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Global Management Forum 2018

China's Huawei backs tough EU data protection rules

Chairman says company will globalize further despite US trade war

Huawei Technologies Rotating Chairman Ken Hu discusses data privacy and the trade war at the Nikkei Global Management Forum in Tokyo on Nov. 6.

TOKYO -- Huawei Technologies of China, which faces growing claims that it might be snooping on device users on behalf of the Chinese state, said on Tuesday that it is now backing a powerful privacy protection regime spearheaded by the European Union.

"Data protection and privacy protection must be done in a sophisticated manner," said Ken Hu, one of the world's largest electronic equipment maker's rotating chairmen. He singled out for praise the EU's General Data Protection Regulation, one of the globe's toughest personal privacy regimes, calling it "a very good model for the world's business sectors."

GDPR, which gives EU citizens the right to demand companies disclose and delete information held about them, is steadily winning international support from global tech companies, including Apple and Facebook of the U.S. Support from the world's largest telecom gear maker could reinforce its status as the global standard for privacy protection and encourage other governments to consider similar regimes.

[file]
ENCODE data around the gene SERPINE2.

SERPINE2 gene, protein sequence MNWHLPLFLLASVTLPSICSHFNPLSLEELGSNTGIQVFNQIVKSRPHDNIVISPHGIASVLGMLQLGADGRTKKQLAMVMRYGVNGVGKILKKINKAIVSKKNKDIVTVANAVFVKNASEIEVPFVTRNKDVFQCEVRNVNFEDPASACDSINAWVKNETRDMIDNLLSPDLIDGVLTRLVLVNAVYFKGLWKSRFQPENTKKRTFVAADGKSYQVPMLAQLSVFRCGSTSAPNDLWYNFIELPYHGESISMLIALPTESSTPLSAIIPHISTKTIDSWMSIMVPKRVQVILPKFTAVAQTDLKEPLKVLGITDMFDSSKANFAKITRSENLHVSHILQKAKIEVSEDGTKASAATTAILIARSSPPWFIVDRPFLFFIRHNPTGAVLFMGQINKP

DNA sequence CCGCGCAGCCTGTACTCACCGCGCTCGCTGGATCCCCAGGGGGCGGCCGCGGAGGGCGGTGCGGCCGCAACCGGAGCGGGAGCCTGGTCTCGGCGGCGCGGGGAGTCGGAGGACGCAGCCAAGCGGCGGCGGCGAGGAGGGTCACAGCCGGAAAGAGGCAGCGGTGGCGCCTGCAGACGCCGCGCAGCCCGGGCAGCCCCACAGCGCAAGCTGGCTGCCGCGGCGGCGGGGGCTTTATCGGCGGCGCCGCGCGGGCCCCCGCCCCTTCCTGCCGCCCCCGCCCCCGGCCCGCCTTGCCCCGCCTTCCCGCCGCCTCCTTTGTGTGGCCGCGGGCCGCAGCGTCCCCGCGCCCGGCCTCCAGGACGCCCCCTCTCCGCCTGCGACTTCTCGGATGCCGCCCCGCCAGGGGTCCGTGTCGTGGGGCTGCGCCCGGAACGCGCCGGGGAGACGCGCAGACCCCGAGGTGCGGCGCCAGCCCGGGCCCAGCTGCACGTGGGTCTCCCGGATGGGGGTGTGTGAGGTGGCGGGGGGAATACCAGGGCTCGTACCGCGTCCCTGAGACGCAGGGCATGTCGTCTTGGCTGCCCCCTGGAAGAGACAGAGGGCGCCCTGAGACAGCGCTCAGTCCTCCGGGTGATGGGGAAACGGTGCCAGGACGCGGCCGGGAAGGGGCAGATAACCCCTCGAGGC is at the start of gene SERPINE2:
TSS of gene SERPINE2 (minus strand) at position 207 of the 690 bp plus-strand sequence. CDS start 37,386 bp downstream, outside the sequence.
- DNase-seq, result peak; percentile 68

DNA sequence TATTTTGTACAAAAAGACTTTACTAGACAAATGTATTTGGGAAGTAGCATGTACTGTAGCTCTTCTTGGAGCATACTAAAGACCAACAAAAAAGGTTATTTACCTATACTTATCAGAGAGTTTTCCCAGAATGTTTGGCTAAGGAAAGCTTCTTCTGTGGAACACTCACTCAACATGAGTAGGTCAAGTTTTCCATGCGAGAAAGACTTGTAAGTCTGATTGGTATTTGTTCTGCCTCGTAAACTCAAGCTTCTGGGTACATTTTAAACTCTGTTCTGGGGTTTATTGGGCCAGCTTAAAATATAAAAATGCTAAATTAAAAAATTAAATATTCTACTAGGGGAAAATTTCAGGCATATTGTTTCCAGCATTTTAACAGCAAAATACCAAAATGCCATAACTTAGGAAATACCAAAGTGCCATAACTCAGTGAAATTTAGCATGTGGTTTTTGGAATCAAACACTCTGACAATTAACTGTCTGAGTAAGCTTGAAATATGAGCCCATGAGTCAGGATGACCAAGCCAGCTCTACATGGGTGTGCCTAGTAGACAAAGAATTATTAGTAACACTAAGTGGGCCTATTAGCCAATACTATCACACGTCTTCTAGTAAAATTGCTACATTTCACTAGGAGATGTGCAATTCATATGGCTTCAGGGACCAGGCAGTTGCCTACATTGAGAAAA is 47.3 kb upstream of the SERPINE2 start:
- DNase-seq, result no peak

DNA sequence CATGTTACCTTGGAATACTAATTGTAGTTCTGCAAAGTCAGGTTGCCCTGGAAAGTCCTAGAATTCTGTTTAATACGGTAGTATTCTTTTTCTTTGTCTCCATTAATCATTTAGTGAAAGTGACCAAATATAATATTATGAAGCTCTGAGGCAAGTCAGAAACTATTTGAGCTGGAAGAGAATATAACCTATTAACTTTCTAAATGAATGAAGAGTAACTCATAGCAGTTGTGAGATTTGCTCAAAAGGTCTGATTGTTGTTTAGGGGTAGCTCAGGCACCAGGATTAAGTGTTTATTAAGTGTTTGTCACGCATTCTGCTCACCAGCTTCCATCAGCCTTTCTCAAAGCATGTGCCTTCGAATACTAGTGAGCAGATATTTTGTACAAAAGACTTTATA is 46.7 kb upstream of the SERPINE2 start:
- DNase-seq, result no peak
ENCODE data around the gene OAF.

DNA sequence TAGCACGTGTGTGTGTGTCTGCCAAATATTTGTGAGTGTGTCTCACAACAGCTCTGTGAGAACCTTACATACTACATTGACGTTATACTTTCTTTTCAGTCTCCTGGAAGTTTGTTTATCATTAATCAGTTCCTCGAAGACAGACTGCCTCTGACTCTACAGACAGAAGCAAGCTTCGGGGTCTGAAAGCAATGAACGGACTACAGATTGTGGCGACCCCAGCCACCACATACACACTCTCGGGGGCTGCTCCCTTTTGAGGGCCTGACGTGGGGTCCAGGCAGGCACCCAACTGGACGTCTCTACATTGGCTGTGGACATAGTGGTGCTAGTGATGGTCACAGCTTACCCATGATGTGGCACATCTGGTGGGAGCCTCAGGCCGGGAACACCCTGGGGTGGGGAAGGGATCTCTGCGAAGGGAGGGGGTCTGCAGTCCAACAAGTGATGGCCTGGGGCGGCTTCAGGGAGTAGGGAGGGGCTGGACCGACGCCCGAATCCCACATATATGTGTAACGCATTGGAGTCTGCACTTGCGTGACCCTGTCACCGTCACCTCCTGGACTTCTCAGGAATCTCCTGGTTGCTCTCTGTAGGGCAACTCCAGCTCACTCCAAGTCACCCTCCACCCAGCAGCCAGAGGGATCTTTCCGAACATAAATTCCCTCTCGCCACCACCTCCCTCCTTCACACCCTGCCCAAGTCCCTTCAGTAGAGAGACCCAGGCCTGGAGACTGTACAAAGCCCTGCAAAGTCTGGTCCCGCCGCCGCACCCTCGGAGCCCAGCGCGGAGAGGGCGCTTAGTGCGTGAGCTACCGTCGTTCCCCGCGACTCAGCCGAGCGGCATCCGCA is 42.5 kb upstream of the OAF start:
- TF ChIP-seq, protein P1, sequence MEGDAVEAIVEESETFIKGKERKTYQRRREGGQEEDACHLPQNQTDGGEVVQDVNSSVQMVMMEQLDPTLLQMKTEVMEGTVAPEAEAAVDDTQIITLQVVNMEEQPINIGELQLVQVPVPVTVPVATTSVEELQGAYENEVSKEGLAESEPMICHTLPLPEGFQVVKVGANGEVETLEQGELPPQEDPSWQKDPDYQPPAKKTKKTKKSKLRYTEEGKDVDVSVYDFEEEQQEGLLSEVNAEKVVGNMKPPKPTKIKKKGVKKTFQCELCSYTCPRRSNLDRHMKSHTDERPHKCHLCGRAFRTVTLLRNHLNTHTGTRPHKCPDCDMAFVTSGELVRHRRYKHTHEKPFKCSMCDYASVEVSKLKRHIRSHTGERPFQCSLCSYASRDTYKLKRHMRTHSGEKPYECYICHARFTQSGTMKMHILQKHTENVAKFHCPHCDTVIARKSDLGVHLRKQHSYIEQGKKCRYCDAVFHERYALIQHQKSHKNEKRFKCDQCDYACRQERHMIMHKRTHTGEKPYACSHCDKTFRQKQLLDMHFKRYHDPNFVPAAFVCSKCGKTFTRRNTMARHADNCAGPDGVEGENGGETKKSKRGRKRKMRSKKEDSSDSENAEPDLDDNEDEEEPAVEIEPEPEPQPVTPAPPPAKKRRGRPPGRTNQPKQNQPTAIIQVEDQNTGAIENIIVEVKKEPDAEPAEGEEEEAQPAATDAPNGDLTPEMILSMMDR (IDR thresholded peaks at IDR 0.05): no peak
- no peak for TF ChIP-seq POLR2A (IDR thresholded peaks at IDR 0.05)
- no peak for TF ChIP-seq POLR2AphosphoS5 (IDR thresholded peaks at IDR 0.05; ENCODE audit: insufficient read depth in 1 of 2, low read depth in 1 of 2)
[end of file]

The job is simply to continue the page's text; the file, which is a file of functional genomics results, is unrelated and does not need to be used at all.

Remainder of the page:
Speaking in Tokyo at the Nikkei Global Management Forum, Hu also discussed the impact of the U.S.-China trade war, saying that despite the conflict Huawei would press on with globalization.

Huawei, along with ZTE, has been at the center of the trade dispute between the U.S. and China. The U.S. has barred its telecom carriers from purchasing equipment from the two companies amid concern that using their equipment could aid China's espionage activity, an allegation Huawei dismisses as groundless.

Hu said that the ongoing trade dispute is "really regrettable" and that he is "very much concerned about the current situation."

But he added that the Shenzhen-based company will "promote globalization even further" and pursue partnerships with other countries to deal with the dispute with the U.S.

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